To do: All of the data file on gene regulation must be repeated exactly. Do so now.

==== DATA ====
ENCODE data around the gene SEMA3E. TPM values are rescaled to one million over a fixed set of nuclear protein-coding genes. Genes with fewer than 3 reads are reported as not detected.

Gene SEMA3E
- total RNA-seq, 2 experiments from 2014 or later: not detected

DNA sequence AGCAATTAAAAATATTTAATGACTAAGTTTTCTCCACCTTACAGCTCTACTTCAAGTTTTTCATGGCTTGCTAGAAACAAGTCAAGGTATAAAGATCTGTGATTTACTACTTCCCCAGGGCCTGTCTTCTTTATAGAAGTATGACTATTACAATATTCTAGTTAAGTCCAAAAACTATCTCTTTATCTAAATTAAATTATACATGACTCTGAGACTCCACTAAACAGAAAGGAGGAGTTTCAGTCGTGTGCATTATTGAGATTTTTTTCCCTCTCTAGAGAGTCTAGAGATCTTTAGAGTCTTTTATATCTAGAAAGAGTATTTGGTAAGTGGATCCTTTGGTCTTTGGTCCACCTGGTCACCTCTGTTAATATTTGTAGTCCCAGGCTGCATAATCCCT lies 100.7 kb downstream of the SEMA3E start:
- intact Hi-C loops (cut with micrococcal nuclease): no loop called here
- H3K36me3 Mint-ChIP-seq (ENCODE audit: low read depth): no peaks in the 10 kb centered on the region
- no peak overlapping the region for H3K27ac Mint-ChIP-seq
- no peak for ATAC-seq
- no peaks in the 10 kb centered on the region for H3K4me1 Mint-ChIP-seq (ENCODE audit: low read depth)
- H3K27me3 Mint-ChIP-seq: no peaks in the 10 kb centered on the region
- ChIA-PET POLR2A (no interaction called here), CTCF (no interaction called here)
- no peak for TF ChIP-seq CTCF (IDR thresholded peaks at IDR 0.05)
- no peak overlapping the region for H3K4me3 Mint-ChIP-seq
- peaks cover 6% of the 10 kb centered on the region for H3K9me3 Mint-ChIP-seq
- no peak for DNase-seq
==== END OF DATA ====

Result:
ENCODE data around the gene SEMA3E. TPM values are rescaled to one million over a fixed set of nuclear protein-coding genes. Genes with fewer than 3 reads are reported as not detected.

Gene SEMA3E
- total RNA-seq, 2 experiments from 2014 or later: not detected

DNA sequence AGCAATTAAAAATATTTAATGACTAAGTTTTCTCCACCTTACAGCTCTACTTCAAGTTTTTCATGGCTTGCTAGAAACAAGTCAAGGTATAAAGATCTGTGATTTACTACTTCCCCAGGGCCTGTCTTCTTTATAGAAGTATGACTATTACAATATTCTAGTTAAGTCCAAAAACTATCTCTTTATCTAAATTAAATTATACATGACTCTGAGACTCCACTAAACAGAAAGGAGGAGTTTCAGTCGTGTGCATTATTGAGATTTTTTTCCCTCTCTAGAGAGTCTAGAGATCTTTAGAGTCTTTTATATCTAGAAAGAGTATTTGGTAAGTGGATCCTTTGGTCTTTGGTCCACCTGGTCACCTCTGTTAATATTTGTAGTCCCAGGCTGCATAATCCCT lies 100.7 kb downstream of the SEMA3E start:
- intact Hi-C loops (cut with micrococcal nuclease): no loop called here
- H3K36me3 Mint-ChIP-seq (ENCODE audit: low read depth): no peaks in the 10 kb centered on the region
- no peak overlapping the region for H3K27ac Mint-ChIP-seq
- no peak for ATAC-seq
- no peaks in the 10 kb centered on the region for H3K4me1 Mint-ChIP-seq (ENCODE audit: low read depth)
- H3K27me3 Mint-ChIP-seq: no peaks in the 10 kb centered on the region
- ChIA-PET POLR2A (no interaction called here), CTCF (no interaction called here)
- no peak for TF ChIP-seq CTCF (IDR thresholded peaks at IDR 0.05)
- no peak overlapping the region for H3K4me3 Mint-ChIP-seq
- peaks cover 6% of the 10 kb centered on the region for H3K9me3 Mint-ChIP-seq
- no peak for DNase-seq